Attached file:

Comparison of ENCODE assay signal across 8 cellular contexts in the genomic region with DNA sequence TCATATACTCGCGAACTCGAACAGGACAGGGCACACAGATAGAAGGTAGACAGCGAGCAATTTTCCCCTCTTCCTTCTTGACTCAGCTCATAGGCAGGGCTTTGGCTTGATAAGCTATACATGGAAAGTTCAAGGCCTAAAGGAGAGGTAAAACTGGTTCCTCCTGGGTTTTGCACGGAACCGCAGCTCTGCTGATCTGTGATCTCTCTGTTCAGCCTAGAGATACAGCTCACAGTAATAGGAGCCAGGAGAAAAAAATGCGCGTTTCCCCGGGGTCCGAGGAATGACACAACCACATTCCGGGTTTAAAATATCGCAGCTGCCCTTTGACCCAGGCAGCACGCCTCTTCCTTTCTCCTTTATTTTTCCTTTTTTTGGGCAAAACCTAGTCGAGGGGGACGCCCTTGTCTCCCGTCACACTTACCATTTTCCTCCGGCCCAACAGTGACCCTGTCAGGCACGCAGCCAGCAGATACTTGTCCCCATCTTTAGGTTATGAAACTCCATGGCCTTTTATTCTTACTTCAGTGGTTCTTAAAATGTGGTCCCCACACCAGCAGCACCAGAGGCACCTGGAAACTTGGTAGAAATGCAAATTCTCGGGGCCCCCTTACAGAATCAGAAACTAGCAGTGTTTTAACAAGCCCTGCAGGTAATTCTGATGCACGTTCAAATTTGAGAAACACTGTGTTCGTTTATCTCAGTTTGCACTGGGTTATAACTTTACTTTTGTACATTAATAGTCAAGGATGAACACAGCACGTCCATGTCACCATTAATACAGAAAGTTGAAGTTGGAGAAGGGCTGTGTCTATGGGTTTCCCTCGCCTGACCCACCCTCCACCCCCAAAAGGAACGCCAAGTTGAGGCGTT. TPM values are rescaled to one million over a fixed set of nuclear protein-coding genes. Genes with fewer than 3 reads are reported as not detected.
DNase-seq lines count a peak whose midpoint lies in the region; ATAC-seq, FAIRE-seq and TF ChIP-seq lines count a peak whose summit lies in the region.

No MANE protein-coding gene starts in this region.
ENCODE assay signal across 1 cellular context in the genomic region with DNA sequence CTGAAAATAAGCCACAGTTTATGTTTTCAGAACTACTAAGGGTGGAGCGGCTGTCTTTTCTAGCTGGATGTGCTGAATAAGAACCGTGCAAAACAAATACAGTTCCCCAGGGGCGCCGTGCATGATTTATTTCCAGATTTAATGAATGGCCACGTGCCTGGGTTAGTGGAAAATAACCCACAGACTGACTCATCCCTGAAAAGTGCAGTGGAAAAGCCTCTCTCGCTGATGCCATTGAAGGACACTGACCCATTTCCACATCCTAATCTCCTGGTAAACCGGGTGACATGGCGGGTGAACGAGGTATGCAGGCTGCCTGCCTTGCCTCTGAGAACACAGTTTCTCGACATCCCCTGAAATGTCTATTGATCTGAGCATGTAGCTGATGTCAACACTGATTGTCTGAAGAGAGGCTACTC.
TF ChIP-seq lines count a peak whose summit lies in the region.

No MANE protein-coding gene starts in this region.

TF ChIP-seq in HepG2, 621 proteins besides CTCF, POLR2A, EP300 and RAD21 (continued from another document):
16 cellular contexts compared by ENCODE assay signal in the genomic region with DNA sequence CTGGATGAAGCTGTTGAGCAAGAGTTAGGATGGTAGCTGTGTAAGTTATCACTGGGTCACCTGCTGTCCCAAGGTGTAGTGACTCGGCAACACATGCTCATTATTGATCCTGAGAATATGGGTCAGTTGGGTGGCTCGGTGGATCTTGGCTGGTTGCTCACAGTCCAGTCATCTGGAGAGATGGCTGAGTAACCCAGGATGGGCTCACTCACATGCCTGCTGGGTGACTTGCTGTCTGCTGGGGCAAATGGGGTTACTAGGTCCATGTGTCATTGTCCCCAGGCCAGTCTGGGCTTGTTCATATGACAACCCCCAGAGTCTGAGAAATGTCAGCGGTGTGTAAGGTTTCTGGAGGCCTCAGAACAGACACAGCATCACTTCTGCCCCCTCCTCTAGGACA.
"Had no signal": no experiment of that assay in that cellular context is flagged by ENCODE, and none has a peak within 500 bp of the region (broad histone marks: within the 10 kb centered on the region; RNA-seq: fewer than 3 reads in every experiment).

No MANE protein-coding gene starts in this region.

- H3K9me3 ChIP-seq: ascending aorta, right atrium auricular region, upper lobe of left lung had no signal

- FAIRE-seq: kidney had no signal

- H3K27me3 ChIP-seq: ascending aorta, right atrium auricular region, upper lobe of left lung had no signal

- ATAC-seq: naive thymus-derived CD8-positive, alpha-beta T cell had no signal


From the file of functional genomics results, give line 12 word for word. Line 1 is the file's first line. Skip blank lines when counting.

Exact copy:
- FAIRE-seq: kidney had no signal